A painting project played an important role in signaling that change was coming to the once derelict hotel and the area around it that was dominated by a freeway. The murals depicted piano keys, musical notes, and a hall of fame that lists performers like Ella Fitzgerald and Ray Charles, who came to one of the first venues to welcome African Americans in Oakland. With new ground-floor uses to the hotel’s former music venue, the painting signaled that music and business were coming back to the corridor.
Asphalt art can also be personal for the people painting it. They can commemorate lives lost to road violence or other tragedies. Schaaftold a story about how street art became a way to memorialize one of the co-founders of Oakland’s Scraper Bike Team, who was killed by a stray bullet. “This was their way to grieve and memorialize their friend,”she said.
Tony Garcia, the co-founder of Street Plans, said asphalt art provides a new outlet for regular street activists to push for change. “I think people are hungry for another way of being involved that is not going to council or voting or writing letters,” Garcia said.
While an effort to permanently make dramatic changes to a street can provoke pushback, the temporary paint installations can be a conversation starter for the community. Garcia helped design a temporary street design at Coxe Avenue in Asheville, North Carolina. He said one woman in the area initially resisted the project. “She’s yelling at us, ‘I know what you people are doing. You’re defacing the street. This is graffiti. I’m gonna call the police,’” he said.
But then she started asking more questions out of curiosity, and Garcia explained how the street painting would mark the street festivals that happen there. “When we started doing some of the butterflies, she was the biggest advocate.” She asked if the installation was going to be permanent or expand to more streets, which Garcia said shows the success of these temporary street-tattooing projects.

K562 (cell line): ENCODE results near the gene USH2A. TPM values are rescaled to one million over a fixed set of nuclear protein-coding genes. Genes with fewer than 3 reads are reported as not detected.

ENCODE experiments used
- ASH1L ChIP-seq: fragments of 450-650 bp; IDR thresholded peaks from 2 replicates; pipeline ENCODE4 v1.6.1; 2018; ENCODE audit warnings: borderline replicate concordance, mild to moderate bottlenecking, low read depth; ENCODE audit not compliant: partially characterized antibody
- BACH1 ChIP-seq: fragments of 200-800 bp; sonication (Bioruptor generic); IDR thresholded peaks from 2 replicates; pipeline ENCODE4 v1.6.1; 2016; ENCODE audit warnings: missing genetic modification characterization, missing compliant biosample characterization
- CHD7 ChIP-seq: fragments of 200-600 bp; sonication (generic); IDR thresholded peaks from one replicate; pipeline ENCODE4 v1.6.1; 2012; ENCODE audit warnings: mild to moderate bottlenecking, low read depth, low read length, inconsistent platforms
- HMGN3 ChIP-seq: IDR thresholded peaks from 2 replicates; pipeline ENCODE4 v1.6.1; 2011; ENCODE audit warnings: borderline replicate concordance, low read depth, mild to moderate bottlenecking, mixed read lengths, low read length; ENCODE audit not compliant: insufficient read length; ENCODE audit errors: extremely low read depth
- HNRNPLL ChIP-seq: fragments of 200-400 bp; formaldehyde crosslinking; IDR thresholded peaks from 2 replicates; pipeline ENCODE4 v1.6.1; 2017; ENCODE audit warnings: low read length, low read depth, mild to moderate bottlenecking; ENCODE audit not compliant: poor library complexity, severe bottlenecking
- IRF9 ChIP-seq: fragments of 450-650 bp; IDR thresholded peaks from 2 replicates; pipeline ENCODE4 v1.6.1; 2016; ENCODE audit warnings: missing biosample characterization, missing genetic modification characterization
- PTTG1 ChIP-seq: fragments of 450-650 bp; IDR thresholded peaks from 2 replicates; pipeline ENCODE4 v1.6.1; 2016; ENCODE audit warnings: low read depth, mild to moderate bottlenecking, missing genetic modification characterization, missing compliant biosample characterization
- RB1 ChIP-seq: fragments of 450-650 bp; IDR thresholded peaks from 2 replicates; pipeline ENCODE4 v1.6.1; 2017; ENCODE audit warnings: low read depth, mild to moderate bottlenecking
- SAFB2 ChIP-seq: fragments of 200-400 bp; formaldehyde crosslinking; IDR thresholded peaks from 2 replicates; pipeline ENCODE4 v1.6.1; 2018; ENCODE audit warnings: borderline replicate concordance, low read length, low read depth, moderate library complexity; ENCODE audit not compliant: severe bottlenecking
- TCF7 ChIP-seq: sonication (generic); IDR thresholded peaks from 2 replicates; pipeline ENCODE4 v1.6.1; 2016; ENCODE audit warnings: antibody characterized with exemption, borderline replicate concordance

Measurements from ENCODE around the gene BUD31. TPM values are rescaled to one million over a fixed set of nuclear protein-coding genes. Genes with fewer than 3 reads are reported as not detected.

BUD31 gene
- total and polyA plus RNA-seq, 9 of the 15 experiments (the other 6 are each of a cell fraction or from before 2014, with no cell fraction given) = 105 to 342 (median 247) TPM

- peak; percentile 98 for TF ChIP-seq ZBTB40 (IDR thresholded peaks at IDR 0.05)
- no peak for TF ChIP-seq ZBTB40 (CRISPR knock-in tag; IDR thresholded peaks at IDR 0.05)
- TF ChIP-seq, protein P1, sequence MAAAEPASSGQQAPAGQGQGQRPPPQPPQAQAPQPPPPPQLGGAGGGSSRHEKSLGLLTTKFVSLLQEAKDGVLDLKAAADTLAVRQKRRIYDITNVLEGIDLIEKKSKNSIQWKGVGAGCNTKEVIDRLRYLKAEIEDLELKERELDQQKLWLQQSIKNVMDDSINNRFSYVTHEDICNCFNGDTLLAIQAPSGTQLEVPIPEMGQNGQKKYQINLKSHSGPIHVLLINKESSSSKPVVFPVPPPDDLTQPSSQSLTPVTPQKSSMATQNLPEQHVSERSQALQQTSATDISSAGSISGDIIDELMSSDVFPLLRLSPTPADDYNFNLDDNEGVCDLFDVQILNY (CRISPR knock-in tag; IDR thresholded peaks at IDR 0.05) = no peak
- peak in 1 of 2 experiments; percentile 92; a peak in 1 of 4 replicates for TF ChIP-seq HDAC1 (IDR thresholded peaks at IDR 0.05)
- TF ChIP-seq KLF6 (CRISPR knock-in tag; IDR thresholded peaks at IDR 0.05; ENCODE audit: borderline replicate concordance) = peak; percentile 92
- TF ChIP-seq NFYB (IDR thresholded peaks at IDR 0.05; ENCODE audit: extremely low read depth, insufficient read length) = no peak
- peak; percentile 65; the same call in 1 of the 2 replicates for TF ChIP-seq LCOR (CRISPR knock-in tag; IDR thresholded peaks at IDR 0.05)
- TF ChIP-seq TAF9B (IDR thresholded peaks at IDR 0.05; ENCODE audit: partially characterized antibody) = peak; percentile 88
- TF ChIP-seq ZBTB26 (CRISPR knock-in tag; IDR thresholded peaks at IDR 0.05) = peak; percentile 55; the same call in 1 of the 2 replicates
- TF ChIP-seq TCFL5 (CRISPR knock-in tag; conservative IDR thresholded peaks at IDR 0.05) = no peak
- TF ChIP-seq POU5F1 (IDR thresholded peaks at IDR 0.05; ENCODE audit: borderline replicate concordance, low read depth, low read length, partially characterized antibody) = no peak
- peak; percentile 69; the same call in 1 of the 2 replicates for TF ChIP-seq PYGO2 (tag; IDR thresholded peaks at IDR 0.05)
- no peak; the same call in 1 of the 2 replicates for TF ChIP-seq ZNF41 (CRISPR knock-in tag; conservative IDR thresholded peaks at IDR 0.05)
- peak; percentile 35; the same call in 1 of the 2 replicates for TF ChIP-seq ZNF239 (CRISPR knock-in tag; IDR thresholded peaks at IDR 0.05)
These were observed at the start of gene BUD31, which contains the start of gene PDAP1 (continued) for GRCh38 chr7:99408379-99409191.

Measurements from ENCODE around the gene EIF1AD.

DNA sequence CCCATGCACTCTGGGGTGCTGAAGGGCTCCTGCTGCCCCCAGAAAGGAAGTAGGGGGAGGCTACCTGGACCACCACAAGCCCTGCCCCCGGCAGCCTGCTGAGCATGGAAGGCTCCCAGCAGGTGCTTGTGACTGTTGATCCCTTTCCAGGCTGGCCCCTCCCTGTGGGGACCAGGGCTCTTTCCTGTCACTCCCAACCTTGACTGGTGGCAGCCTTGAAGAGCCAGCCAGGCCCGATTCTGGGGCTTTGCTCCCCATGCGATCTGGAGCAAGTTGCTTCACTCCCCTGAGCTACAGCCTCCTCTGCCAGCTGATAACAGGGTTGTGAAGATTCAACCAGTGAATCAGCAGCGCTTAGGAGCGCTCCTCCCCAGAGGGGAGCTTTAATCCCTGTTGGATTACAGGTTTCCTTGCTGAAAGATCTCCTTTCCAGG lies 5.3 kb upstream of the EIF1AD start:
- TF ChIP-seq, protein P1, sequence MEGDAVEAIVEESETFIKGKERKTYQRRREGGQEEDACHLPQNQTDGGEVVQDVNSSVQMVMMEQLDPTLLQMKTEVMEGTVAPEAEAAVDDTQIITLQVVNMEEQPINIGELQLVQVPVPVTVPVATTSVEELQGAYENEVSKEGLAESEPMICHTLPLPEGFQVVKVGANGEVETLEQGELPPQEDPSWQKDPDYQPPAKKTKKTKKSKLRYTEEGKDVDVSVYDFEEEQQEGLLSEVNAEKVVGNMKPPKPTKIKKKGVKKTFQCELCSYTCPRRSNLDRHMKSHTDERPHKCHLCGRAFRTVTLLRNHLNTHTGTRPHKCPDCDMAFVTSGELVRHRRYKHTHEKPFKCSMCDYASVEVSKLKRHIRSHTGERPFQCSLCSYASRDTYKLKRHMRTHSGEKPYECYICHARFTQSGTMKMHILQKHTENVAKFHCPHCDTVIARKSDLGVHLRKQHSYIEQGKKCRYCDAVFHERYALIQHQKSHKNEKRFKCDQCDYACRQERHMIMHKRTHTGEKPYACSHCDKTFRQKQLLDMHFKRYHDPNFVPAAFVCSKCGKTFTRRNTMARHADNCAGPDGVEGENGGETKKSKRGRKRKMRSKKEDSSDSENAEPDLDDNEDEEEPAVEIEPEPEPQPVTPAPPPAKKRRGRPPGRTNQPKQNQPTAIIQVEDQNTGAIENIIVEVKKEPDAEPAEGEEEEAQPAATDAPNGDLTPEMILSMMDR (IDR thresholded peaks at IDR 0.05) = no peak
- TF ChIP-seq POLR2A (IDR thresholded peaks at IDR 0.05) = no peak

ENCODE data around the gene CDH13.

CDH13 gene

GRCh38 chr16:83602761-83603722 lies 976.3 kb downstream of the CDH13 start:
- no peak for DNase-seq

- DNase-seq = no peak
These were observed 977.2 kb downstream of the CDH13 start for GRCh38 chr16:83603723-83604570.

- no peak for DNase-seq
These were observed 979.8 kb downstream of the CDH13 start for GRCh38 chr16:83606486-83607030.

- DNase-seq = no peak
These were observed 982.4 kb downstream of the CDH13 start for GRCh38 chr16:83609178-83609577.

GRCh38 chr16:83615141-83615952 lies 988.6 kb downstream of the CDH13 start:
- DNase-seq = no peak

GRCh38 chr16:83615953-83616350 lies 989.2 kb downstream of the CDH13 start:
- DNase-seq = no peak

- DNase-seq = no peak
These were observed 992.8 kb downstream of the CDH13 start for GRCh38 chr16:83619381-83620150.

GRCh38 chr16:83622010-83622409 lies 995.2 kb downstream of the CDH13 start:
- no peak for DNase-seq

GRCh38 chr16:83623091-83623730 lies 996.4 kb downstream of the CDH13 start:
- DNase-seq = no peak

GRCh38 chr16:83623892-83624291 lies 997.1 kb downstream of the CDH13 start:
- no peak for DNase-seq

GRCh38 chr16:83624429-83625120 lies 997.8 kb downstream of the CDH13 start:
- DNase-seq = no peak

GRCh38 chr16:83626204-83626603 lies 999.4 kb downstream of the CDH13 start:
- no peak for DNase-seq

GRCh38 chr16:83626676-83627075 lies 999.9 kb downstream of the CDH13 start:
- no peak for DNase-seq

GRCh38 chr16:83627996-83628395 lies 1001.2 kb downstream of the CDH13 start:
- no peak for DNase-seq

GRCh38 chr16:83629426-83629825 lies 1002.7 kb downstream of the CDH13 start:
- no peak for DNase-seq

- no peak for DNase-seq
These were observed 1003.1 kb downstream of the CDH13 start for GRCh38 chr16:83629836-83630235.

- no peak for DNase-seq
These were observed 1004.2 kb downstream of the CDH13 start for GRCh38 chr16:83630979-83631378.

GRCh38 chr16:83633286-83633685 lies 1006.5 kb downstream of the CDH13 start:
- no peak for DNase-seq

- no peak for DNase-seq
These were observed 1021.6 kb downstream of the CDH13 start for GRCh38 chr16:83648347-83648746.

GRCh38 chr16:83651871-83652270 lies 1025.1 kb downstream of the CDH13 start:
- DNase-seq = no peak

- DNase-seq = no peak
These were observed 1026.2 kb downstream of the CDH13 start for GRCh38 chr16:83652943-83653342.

“I said, ‘If you really like this, call your mayor and say that you support it.’ That change is what we’re looking for.” He said other asphalt art projects have also been delivering slower speeds from cars.
Unconventional crosswalks are opening up a gray area for local transportation planning, as the Federal Highway Administration has been asking cities like Ames, Iowa, to remove the colorful street markings to comply with its strict federal safety guidelines. Asked about this, the Asphalt Art team recommended cities take a “don’t ask for permission, ask for forgiveness” approach.
“A lot of times nobody’s paying really a whole lot of attention,” Sadik-Khan said. “There’s been no data that shows that colored crosswalks are any more dangerous. The fact that we have 40,000 people dying on streets of this nation every year should probably be the focus.”
By painting a street, people may begin to feel safer and also begin to interact with their roads and their city in a new way.
“Generally, people do not have a joyous relationship with their roads,” Schaaf said. “It’s where they hit potholes. It’s where they get parking tickets. Roads are usually the most negative engagement that you have with your government, and so it has been wonderful to transform that into positivity.”
Hiring local, less professional artists provided another opportunity, too. “I was worried it might look kind of janky,” Schaaf said. “But you actually get tremendous beauty when you trust your community.”
If you look at any city in the world from the sky, the largest public space is always the streets. Streets are designed for one purpose: to get vehicles from one place to another. Open streets programs transform those streets into meeting places, art installations, and parks, by closing them to cars and opening them to people. For anyone who has experienced the power of open streets firsthand, the sense of joy and freedom can be overwhelming.